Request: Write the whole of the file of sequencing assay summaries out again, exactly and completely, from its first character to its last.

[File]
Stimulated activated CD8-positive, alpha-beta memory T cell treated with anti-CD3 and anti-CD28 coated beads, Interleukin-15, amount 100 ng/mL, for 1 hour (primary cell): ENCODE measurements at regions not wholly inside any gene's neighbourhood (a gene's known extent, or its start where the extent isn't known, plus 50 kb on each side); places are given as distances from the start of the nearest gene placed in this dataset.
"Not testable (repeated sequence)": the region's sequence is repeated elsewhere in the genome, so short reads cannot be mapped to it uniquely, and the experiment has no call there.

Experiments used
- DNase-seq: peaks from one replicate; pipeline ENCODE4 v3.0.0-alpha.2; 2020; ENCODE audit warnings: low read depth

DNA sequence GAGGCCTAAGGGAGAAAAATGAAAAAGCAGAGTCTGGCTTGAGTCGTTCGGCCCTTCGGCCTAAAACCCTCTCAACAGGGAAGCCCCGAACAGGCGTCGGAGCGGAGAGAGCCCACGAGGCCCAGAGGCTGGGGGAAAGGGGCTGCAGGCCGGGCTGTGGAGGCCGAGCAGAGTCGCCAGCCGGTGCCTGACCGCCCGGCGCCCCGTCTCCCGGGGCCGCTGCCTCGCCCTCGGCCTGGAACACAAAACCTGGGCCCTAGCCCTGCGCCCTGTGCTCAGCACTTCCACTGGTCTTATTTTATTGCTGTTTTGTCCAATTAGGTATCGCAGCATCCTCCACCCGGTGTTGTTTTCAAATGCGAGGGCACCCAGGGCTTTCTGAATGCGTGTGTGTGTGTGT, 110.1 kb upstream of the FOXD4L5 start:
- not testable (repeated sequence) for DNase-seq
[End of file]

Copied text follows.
Stimulated activated CD8-positive, alpha-beta memory T cell treated with anti-CD3 and anti-CD28 coated beads, Interleukin-15, amount 100 ng/mL, for 1 hour (primary cell): ENCODE measurements at regions not wholly inside any gene's neighbourhood (a gene's known extent, or its start where the extent isn't known, plus 50 kb on each side); places are given as distances from the start of the nearest gene placed in this dataset.
"Not testable (repeated sequence)": the region's sequence is repeated elsewhere in the genome, so short reads cannot be mapped to it uniquely, and the experiment has no call there.

Experiments used
- DNase-seq: peaks from one replicate; pipeline ENCODE4 v3.0.0-alpha.2; 2020; ENCODE audit warnings: low read depth

DNA sequence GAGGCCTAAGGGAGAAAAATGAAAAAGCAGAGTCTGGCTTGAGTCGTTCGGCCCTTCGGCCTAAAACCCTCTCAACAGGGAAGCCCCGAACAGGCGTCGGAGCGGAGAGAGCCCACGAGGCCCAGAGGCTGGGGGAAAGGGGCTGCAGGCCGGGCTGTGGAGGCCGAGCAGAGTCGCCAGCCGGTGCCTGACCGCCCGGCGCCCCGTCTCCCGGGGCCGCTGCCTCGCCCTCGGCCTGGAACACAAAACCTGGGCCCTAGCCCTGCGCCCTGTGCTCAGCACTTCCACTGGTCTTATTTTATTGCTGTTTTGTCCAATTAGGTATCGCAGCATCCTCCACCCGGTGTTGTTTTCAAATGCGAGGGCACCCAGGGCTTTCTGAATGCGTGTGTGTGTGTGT, 110.1 kb upstream of the FOXD4L5 start:
- not testable (repeated sequence) for DNase-seq